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Visit the animals on National Alpaca Farm Days
by Tribune Staff
Sep 22, 2010 | 908 views | 0 0 comments | 5 5 recommendations | email to a friend | print
Alpaca Owners and Breeders Association (AOBA) invites Americans nationwide to visit the organization's member farms and ranches on National Alpaca Farm Days this weekend. This is a unique opportunity for the public to explore the many aspects of the alpaca livestock industry in the United States and Canada.

From meeting these beautiful, inquisitive animals in person to experiencing luxurious alpaca products at individual farm stores, there truly will be something for everyone.

While most alpaca farms welcome visitors throughout the year, National Alpaca Farm Days are sure to include special activities and educational opportunities. 

There are numerous farms located throughout Northern California, just a few hours from northern Nevada. For a complete list of participating farms and ranches, visit 

Alpacas, cousins to the llama, are intelligent animals native to the Andean Mountain range of South America, particularly Peru, Bolivia and Chile. The United States first commercially imported alpacas in 1984. There are now more than 150,000 Alpaca Registry, Inc. (ARI) registered alpacas in North America.

There are two types of alpacas in the United States today. Although almost physically identical, what distinguishes the two types of alpacas is their fiber. The huacaya is the more common of the two and has a fluffy, extremely fine coat. The suri is the rarer of the two and has fiber that is silky and resembles pencil-locks.

Adult alpacas stand at about 36 inches at the withers and generally weigh between 150 and 200 pounds. They do not have horns, hooves, claws or incisors. Alpacas are alert, intelligent, curious and predictable. Social animals that seek companionship, they communicate most commonly by softly humming.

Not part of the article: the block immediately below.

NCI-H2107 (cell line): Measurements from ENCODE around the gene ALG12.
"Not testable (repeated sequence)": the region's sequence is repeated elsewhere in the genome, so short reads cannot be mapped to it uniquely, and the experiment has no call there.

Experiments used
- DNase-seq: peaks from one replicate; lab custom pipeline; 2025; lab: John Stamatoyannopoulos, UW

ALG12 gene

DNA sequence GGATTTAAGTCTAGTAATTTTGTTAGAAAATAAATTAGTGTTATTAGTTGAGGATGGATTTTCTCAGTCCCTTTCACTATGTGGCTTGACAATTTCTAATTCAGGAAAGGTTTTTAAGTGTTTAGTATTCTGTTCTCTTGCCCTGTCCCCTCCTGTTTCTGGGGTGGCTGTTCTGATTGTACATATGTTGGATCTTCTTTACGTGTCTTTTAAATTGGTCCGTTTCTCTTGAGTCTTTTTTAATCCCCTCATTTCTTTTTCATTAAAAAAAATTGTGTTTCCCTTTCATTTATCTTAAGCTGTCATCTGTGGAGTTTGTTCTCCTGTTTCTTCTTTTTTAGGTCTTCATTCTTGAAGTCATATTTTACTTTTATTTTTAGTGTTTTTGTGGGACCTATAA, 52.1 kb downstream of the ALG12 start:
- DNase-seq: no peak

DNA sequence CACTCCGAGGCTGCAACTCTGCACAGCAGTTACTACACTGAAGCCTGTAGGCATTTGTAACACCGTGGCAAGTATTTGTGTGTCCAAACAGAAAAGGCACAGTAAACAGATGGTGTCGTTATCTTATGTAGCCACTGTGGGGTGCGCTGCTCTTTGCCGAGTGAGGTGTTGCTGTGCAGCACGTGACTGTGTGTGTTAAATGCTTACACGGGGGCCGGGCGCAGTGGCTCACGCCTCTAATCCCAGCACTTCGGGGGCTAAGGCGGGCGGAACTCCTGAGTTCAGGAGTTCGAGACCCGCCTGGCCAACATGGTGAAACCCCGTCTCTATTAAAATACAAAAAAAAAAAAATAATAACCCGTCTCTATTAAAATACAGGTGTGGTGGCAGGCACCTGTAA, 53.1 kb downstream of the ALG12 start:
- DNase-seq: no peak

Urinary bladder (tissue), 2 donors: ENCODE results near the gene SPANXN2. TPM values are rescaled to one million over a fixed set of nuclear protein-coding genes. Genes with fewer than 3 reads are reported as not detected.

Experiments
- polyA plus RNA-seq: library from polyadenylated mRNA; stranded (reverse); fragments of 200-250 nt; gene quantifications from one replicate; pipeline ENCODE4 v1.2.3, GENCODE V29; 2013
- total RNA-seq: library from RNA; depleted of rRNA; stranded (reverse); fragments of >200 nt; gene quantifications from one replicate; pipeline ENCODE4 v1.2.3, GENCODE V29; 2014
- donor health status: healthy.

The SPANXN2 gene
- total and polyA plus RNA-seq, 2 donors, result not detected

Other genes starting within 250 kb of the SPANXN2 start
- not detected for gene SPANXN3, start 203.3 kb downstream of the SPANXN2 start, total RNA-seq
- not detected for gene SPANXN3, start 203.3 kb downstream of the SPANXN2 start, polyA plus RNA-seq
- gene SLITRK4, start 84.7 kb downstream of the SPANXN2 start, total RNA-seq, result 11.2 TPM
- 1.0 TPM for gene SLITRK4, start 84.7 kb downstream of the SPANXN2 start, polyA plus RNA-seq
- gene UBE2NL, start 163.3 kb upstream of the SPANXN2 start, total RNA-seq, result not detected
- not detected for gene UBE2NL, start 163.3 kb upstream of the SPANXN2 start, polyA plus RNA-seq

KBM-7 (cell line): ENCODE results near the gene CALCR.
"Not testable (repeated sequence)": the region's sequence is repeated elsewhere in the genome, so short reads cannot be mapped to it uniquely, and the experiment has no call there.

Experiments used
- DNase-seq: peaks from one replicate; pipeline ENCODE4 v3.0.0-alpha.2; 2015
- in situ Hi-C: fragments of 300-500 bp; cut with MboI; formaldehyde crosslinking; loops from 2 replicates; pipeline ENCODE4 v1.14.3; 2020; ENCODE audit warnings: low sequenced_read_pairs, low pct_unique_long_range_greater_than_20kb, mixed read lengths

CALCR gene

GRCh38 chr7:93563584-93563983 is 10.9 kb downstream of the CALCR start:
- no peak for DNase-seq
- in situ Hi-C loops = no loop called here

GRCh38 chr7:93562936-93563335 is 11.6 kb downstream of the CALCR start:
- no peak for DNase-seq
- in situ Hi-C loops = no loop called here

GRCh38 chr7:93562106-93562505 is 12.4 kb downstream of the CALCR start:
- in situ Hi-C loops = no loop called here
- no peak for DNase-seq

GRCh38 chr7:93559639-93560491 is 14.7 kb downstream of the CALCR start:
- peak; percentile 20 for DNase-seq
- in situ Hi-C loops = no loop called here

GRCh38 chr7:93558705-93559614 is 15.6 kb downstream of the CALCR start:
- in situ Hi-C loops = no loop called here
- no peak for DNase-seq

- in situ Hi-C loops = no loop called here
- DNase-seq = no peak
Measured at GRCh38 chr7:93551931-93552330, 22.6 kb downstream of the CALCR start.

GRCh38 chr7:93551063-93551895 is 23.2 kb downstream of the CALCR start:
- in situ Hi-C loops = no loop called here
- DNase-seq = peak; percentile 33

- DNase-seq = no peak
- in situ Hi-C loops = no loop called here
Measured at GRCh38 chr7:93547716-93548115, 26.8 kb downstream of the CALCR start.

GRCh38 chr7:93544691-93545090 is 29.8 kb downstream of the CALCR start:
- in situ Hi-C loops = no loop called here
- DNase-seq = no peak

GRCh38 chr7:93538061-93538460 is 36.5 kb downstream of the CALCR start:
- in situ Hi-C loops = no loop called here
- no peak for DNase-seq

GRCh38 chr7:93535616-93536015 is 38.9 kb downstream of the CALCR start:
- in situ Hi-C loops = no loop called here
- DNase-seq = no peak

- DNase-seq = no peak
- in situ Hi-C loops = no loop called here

Alpacas are shorn, without harm, every 12 to 18 months. They produced five to 10 pounds of luxurious fiber.  Long ago, alpaca fiber was reserved for royalty. Today it is purchased in its raw fleece form by hand-spinners and fiber artists. Knitters buy it as yarn.

Because of its soft texture, alpaca fiber is sometimes compared to cashmere. Making the fiber even more coveted, it has the luster of silk. Alpaca is just as warm as, yet one-third the weight of wool. It comes in 22 natural colors, and can be dyed any desired shade.

Containing no lanolin, alpaca fiber is also naturally hypoallergenic.  Most people who are sensitive to wool find that they can wear alpaca without the itching or irritation they feel from wool because alpaca fiber is smooth. Alpaca fiber is stretchy, water repellent and has less odor. For travelers, clothing made from alpaca is desirable because it is wrinkle-resistant.

Headquartered in Nashville, Tenn., the AOBA facilitates the expansion of a strong and sustainable alpaca industry through the growth and development of the national herd and its products. Since AOBA’s formation in 1988, its membership has grown steadily to more than 4,000 members with more than 150,000 registered alpacas in North America.

For more information about the alpaca industry, visit For more information about National Alpaca Farm Days, visit 
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